NASSCOM is currently working to identify 15 new cities that could become software export centers, said Viswanathan, who is leading the project.

“It’s not a city against city story,” he told Reuters. “We as a country do not want to lose revenue and business opportunities due to a lack of infrastructure.”

Even before the floods, some corporate groups, including the Outer Ring Road Companies Association (ORRCA), led by executives from Intel, Goldman Sachs, Microsoft and Wipro, warned that inadequate infrastructure in Bengaluru could encourage companies to leave.

“We’ve been talking about it for years,” Krishna Kumar, ORRCA’s general manager, said last week of Bengaluru’s infrastructure problems. “We have gotten to a serious point now and all the companies are on the same page.”

In the early 1970s, over 68% of Bengaluru was covered in vegetation.

By the late 1990s, the city’s green coverage had dropped to about 45% and by 2021 to less than 3% of its total area of ​​741 square kilometers, according to an analysis by TV Ramachandra of the Indian Institute of Science. (IISC) of Bengaluru.

Green spaces can help absorb and temporarily store rainwater, helping to protect built-up areas.

“If this trend continues, by 2025, 98.5 percent (of the city) will be choked with concrete,” said Ramachandra, who is part of the IISC’s Center for Ecological Sciences.

CITY IN DECAY

According to experts, rapid urban expansion, often characterized by illegal structures built without authorization, has affected Bengaluru’s nearly 200 lakes and a network of canals that once connected them.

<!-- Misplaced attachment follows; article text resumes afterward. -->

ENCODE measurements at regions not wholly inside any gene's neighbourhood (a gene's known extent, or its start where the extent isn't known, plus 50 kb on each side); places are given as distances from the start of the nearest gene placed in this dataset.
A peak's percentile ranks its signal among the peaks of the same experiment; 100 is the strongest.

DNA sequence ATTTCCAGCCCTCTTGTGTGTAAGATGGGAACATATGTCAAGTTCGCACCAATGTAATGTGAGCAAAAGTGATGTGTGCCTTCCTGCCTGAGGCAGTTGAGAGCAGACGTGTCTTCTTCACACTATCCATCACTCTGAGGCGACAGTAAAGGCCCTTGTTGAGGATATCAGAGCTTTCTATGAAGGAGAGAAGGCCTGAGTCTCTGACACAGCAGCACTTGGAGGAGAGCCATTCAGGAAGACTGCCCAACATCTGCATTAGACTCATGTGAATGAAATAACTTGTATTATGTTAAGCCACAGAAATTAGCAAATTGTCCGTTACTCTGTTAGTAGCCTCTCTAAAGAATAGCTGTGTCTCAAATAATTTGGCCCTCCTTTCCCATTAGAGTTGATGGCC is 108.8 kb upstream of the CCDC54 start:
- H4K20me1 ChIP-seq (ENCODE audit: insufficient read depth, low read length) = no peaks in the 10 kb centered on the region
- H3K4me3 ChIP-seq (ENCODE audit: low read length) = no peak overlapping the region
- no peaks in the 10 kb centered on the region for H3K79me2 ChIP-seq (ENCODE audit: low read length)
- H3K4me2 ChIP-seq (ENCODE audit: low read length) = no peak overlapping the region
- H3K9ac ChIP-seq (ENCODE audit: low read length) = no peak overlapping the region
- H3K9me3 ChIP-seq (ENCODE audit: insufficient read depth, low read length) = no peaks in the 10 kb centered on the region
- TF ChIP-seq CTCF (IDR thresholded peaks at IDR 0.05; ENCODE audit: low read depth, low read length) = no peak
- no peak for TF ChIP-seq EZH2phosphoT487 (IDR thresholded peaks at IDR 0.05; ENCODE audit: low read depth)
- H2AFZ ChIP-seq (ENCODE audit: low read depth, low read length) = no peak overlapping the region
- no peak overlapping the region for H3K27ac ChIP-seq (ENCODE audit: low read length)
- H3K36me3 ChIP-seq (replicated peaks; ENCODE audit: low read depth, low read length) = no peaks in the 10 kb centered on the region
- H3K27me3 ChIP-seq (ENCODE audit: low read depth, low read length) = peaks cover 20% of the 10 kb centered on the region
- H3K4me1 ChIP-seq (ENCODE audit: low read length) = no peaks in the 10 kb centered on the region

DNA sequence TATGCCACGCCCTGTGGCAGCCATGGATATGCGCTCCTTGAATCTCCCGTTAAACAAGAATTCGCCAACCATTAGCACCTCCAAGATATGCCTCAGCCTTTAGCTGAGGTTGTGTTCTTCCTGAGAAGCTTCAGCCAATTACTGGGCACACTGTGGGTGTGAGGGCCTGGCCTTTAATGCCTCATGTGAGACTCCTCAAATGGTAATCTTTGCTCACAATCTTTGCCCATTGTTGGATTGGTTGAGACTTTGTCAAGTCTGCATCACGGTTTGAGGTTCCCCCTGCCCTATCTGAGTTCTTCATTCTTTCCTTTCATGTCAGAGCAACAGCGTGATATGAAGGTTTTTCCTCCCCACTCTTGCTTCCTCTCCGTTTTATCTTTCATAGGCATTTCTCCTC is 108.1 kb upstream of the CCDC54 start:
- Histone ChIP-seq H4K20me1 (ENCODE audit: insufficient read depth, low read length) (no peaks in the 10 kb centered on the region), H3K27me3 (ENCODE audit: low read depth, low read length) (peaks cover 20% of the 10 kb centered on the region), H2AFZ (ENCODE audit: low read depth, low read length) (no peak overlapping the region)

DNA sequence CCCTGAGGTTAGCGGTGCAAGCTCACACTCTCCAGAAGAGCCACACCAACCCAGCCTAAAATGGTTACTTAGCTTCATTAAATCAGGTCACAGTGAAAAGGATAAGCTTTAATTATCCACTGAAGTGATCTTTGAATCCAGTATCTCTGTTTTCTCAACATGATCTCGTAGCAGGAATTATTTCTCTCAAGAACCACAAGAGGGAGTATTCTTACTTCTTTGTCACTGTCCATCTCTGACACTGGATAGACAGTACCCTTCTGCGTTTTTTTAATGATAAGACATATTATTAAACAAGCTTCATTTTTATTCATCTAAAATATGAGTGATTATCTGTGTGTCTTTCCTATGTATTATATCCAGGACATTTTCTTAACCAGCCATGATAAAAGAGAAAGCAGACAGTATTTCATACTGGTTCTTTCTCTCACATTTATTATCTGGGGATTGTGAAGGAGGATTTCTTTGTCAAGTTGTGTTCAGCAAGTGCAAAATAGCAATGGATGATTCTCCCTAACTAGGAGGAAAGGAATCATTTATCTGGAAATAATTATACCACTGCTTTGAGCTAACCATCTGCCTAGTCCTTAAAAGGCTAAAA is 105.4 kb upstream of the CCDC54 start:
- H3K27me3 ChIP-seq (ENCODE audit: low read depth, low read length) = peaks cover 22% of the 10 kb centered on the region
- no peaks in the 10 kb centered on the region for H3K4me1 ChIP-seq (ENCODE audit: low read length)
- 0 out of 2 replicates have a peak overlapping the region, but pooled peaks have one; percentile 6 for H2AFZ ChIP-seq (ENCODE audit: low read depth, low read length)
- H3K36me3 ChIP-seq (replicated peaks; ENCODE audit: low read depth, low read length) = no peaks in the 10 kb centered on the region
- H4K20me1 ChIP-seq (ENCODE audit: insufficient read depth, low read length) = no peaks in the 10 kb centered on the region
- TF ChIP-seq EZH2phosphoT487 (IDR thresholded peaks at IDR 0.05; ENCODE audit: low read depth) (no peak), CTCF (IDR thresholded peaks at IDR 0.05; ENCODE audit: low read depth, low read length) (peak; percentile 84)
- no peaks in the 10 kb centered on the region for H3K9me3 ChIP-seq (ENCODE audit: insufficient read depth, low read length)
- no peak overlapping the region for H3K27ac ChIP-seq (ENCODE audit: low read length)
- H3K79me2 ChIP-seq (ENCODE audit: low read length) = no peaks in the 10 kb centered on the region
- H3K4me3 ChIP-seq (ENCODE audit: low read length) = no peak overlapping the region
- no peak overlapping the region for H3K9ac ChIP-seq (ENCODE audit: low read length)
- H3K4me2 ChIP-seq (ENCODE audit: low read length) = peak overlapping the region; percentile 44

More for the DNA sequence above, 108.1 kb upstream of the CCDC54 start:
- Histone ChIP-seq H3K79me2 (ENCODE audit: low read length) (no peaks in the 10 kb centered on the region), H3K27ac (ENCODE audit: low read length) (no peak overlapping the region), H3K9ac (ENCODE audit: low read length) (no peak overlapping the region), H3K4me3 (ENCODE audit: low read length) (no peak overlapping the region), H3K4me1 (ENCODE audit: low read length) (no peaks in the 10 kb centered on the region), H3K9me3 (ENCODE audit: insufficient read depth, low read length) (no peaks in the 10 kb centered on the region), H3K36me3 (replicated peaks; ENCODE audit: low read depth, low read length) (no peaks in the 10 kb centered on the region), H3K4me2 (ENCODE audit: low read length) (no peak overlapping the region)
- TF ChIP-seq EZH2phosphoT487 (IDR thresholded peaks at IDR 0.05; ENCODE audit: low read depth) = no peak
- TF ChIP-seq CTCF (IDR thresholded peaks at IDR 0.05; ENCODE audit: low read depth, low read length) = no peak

So when heavy rains lash the city like they did last week, drainage systems are unable to keep up, especially in low-lying areas like Yemalur.

The state government of Karnataka, where Bengaluru is located, said last week that it would spend 3 billion Indian rupees ($ 37.8 million) to help manage the flood situation, including the removal of unauthorized developments, the improvement of drainage systems and control of the water level in lakes.

“All invasions will be removed without mercy,” Prime Minister of Karnataka Basavaraj Bommai told reporters. “I’ll personally go and inspect.”

Authorities have identified around 50 areas in Bengaluru that have been illegally developed. Those included high-end villas and apartments, according to Tushar Girinath, chief commissioner of Bengaluru’s civic authority.

Last week, the state government also announced that it would set up a body to manage traffic in Bengaluru and start discussions on a new stormwater drainage project along a major highway.

Critics have called the initiatives an instinctive reaction that could run out.

“Whenever it floods, only then do we argue,” Ramachandra said of the IISC. “Bengaluru is decaying. It will die.”

($ 1 = 79.4130 Indian rupees)

(Reporting by Devjyot Ghoshal in NEW DELHI and Nivedita Bhattacharjee in BENGALURU, Additional reporting by Nandan Mandayam in BENGALURU; Editing by Mike Collett-White and Raju Gopalakrishnan)